UoL Library Blog

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Theses are the days we remember

Posted by gazjjohnson on 13 November, 2008

Just run the first of the e-theses submission sessions on behalf of Keith and Hywel, in this case to 3rd year education PhD students.  Seemed to go quite well, despite the mix of jet lagged and baffled students – the Stables rooms are not the easiest places to find.  Mind you the lighting could do with some tweaks as well, as cast a very soporific sheen over the room.

They seemed reassured by my repeated statements about this being goodfor them, their visibility and their careers.  I also laid the library/university’s helpfulness on with a trowel, which I think was the real key to assuaging their worries.

The questions were mostly about points the late comers had missed, though one overseas student was clearly concerned still by the copyright issues.  Not so much third party, but just the general Open Access unease many academics still have.  I did my best to salve his worries, but encouraged him to get in touch with the LRA to talk it over in greater and more specific details.

But all in all a good start, and doubtless a session all we Information Librarians will be repeating in the coming months.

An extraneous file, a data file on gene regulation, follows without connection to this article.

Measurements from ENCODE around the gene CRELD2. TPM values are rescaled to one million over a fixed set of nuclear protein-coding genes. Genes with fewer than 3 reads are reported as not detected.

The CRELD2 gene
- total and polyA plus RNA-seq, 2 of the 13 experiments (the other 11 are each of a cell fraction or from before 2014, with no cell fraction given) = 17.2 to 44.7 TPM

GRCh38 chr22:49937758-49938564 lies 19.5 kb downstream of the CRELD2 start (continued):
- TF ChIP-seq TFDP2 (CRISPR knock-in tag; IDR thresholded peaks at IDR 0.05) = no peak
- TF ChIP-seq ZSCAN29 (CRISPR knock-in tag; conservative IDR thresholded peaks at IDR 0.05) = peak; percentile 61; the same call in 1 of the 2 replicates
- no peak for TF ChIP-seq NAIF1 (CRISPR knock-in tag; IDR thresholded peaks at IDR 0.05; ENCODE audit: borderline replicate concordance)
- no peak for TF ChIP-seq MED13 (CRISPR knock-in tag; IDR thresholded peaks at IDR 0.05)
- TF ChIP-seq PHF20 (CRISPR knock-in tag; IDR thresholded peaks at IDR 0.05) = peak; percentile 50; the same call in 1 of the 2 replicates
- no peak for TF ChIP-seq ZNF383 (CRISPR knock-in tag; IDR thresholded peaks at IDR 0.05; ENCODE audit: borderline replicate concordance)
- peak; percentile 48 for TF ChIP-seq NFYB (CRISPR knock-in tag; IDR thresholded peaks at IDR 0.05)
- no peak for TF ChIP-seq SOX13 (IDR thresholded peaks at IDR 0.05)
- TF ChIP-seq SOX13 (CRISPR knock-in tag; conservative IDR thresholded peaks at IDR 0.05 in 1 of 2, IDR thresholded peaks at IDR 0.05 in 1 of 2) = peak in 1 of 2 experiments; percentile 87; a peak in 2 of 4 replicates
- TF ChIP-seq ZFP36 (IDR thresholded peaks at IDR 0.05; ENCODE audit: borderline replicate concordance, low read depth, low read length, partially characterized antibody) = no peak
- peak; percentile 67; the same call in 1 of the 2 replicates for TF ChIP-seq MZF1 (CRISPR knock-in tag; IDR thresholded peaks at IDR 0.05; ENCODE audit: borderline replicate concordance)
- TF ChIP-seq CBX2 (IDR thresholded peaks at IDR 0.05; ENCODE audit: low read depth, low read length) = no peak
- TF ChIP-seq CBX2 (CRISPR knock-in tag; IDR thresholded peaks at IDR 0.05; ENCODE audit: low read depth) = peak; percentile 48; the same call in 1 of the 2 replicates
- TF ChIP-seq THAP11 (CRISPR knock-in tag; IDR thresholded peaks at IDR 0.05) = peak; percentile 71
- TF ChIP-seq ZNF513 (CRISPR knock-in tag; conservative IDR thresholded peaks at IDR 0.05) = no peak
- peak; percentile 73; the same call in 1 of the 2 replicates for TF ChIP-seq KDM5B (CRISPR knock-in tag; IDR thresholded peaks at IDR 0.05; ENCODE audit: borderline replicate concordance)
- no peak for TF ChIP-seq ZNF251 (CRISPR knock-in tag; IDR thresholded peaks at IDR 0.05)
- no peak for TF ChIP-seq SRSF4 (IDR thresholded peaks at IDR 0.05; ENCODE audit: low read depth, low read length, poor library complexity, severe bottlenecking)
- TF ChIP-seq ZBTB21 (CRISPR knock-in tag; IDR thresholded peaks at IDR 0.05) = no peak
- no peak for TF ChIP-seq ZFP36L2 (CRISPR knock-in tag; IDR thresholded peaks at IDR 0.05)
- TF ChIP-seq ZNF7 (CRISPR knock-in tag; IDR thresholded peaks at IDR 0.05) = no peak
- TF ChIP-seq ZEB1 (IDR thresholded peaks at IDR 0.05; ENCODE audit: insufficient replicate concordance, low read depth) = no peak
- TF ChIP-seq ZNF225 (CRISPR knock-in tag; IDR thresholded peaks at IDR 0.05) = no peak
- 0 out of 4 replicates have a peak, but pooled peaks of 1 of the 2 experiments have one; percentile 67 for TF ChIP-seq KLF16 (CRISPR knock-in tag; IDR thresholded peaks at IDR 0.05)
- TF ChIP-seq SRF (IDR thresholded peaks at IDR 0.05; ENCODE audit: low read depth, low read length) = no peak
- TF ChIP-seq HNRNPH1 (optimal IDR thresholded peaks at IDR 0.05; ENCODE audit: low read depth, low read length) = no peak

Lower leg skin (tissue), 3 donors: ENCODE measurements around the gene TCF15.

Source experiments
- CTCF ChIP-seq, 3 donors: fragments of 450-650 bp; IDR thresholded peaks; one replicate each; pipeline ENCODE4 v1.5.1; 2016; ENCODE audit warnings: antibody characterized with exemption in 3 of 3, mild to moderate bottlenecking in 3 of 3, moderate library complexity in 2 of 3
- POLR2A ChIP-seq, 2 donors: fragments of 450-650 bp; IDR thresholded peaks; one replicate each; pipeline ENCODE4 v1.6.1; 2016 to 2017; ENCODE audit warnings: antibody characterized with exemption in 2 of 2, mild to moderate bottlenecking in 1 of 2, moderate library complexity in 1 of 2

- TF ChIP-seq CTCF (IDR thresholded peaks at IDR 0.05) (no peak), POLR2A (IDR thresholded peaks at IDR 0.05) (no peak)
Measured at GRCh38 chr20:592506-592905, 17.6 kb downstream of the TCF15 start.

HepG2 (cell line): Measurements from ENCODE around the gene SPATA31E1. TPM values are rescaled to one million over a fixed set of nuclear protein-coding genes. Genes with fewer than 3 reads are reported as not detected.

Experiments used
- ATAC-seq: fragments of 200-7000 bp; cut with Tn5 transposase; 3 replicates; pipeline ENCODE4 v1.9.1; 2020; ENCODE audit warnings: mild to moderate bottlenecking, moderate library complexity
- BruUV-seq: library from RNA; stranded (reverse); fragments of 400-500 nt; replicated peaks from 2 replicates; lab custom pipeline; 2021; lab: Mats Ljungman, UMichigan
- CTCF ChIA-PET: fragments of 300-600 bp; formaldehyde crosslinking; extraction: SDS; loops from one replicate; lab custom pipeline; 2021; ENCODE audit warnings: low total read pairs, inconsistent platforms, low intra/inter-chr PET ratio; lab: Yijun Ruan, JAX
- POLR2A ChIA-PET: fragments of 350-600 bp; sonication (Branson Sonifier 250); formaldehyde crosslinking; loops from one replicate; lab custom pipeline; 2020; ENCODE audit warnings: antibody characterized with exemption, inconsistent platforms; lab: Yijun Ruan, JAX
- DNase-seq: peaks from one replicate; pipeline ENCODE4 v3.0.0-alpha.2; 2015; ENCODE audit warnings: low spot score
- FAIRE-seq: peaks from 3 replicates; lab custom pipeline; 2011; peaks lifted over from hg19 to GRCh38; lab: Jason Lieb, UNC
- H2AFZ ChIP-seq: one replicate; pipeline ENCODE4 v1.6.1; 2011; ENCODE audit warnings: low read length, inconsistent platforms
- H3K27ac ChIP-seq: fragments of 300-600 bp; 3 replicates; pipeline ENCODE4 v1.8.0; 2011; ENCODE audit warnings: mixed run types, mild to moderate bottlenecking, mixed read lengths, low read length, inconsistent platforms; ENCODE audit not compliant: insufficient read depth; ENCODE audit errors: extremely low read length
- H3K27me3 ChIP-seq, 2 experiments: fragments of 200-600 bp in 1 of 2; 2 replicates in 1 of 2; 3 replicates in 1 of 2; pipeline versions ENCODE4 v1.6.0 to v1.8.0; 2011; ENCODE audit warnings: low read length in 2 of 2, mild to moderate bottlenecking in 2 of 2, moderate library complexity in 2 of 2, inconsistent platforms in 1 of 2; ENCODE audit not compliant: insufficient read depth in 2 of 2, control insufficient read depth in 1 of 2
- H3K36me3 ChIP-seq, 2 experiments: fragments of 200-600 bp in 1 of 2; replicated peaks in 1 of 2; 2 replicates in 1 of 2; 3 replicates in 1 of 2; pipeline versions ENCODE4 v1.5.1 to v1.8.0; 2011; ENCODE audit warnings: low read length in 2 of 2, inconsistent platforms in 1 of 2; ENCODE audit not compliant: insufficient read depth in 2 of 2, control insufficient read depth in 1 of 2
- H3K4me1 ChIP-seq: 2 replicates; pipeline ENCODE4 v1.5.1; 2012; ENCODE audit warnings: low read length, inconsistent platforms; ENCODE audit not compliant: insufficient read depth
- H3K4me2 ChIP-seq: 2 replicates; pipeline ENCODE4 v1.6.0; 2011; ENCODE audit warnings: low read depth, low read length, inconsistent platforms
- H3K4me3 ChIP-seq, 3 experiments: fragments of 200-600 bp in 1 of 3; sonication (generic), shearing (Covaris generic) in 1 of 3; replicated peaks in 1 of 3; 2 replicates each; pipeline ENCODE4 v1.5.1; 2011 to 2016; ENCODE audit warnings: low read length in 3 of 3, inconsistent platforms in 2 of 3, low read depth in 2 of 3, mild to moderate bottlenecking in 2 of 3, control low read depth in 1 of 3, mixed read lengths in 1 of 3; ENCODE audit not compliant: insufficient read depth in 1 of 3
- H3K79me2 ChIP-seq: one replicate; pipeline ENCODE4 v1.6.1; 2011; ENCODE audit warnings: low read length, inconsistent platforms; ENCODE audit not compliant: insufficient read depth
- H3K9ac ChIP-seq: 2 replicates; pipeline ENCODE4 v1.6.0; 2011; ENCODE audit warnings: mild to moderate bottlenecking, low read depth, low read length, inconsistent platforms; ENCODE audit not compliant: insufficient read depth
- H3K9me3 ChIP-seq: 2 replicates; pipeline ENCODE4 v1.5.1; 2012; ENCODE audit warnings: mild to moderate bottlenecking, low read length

Slides are  at:

4 Responses to “Theses are the days we remember”

  1. sarahw9 said

    I need an update on LRA generally, in fact was thinking of some kind of visit to the LRA folk.

    The general unease is about fear others will pick their ideas?

  2. gazjjohnson said

    Actually I talked a lot about plagerism, and the studies (see Fosblog and any email from Steven Harnad [if you dare] for details)that have demonstrated how OA stuff is better protected from being copied.

    But this particular student seemed to assume that LRA/Theses was a dark archive not Open Access to all…

  3. jobadge said

    Can you let me about the plagiarism issues? I am part of the graduate board of studies looking at the issue on etheses. ta.

  4. gazjjohnson said

    Can do Jo I’ll track ’em down out of my archive, but in the meantime have a search of FosBlog should reveal a few things.

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